Well, that was quick.
Last month, a group of pro-gun activists decided to protest one of Texas’ gun laws by showing up at various businesses carrying assault rifles and other long guns. This and similar protests set off a cascade of companies asking their customers to please leave their weapons at home. In one of the most widely reported examples, the restaurant chain Chipotle released a statement saying that “the display of firearms in our restaurants has now created an environment that is potentially intimidating or uncomfortable for many of our customers.”
For a brief moment, even the National Rifle Association opposed these gun-totting protesters. In an article posted on their website last Friday, the NRA’s lobbying arm said that bringing long guns into public businesses is “downright weird and certainly not a practical way to go normally about your business while being prepared to defend yourself.” Indeed, the NRA seemed to empathize with Chipotle’s customers, adding that “to those who are not acquainted with the dubious practice of using public displays of firearms as a means to draw attention to oneself or one’s cause,” conspicuously displaying guns in a public place “can be downright scary.”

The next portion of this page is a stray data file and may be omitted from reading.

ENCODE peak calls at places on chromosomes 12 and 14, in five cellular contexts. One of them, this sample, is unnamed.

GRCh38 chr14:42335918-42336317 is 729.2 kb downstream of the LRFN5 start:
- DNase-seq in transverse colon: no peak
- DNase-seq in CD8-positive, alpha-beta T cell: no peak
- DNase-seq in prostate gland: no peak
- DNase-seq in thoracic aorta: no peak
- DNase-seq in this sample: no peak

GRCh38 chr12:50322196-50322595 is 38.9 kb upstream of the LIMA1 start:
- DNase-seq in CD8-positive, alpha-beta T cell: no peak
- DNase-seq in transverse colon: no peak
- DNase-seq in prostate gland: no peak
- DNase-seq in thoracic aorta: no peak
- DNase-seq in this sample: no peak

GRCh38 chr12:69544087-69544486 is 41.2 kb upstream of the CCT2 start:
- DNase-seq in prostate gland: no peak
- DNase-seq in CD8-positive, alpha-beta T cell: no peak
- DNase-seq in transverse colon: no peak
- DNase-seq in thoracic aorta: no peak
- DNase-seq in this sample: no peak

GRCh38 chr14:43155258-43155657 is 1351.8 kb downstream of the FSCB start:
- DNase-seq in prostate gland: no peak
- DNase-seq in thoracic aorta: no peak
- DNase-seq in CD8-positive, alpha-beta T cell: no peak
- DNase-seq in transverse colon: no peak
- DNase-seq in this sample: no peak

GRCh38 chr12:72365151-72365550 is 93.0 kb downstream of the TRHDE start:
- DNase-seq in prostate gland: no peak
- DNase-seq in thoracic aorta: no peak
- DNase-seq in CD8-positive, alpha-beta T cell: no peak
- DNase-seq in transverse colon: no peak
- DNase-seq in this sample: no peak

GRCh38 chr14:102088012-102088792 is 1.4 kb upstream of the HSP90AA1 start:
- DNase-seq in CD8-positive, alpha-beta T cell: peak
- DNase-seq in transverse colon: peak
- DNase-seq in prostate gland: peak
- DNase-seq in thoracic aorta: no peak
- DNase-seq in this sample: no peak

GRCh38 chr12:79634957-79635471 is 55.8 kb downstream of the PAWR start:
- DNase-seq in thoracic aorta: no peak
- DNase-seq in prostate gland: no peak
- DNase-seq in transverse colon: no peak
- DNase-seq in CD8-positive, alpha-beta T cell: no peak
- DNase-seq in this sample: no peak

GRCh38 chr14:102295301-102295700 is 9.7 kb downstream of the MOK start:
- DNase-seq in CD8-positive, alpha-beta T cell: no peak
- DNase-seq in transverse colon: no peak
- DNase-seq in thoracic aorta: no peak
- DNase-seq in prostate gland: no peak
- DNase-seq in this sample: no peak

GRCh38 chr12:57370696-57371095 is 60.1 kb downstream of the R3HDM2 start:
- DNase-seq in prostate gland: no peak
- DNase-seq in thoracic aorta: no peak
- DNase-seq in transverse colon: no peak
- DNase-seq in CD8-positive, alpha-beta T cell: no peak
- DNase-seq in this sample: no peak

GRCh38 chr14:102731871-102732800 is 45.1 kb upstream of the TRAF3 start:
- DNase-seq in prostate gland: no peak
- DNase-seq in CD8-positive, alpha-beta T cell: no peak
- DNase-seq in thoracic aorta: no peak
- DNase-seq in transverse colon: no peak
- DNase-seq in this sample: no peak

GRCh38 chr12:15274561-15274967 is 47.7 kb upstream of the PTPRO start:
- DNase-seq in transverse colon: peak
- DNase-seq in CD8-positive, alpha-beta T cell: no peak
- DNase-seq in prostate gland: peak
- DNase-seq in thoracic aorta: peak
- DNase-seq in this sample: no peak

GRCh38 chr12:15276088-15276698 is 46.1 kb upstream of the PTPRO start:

In an interview with one of the NRA’s in-house news hosts on Tuesday, Chris Cox, the NRA’s chief lobbyist apologized for his organization’s brief moment of empathy. “Our policy is that we support open carry,” Cox emphasized, adding that “we apologize for any confusion” that the NRA’s article labeling the gun protesters “weird” and “scary” caused.
Indeed, Cox blamed his organization’s brief break with the Texas gun activists on a rogue staffer, explaining that he had “a discussion with the staffer who wrote that piece.”